Afterword
in Sonic ethnography

It is a pleasure to contribute a few words to close this book, and for multiple reasons.

First, the multi-mediated conversations of Lorenzo Ferrarini and Nicola Scaldaferri have long struck me as among the most interesting, progressive and experimental of border-crossing dialogues between anthropology and ethnomusicology. Specifically, they have struck me as going far beyond familiar polemics and prescriptions for ‘multimodal’ research and publication, by actually putting into expansive collaboration two different kinds of scholar-artists, one a theoretically sophisticated ethnographer who is also artistically accomplished as a photographer and filmmaker; the other, a theoretically sophisticated ethnomusicologist who is also artistically accomplished as a musical performer.

A second reason is that this kind of scholar-artist collaboration doubly extends the multiple, collective and emergent forms of knowledge production of the newest trends in both sonic and visual ethnography. The first of these extensions is in the interplay of materials and media, that is, the opportunities offered to an open-minded public willing to take the time to juxtapose listening, viewing and reading experiences and grapple with both the depth and comprehensiveness afforded, as well as newly critical questions raised about ethnographic authority and representation. The second of these extensions is a further dialogue on the nature of media and mediation, particularly surrounding sound and image technologies and how they operate in histories of memory circulation. In effect, this positions the ethnography of Basilicata as the production of multilayered archives whose mediated materials must be considered relationally, from when old technologies and techniques were new, to how new technologies and techniques become their mirror.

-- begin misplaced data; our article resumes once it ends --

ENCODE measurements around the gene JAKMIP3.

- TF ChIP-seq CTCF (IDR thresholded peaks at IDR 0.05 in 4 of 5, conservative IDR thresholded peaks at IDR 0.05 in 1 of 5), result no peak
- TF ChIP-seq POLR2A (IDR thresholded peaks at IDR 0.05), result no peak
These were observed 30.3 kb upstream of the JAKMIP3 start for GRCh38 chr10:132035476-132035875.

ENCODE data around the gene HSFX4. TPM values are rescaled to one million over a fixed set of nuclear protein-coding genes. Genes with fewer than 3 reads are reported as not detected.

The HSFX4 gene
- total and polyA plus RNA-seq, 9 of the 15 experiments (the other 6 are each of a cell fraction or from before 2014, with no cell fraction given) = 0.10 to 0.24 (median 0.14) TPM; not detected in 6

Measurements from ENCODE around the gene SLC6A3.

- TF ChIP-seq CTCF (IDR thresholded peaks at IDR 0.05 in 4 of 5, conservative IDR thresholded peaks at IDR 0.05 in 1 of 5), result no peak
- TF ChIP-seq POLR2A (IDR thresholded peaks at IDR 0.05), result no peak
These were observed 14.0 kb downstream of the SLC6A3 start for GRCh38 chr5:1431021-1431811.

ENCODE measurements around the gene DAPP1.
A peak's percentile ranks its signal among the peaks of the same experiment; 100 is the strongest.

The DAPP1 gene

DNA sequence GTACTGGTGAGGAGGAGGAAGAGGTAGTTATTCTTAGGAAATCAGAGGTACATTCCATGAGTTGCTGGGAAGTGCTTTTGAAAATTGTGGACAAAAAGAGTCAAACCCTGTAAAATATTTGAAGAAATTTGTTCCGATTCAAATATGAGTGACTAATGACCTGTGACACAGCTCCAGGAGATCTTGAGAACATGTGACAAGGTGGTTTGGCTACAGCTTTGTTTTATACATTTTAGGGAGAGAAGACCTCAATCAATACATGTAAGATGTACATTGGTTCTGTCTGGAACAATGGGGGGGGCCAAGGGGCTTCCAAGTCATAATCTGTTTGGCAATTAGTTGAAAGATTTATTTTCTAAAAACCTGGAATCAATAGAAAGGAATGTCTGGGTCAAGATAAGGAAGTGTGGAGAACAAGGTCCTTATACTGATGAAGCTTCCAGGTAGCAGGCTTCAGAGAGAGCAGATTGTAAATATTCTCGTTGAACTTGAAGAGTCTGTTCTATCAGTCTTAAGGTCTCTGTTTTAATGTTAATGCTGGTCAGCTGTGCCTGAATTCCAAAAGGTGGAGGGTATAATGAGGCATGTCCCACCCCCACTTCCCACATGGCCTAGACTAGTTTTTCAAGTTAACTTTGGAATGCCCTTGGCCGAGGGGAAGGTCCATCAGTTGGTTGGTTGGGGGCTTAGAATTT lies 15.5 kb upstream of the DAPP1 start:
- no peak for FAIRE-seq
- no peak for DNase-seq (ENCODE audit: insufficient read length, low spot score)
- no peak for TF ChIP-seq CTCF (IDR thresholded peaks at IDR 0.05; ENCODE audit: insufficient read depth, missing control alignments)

The third reason is, bluntly, self-interest; I have been in regular contact and conversation with the authors for fifteen years, and count our many conferences, dialogues and Basilicata recording collaborations among the most stimulating of my forty-five years of experimental sonic, visual and textual inter-media collaborations in Papua New Guinea, Europe, Japan and West Africa.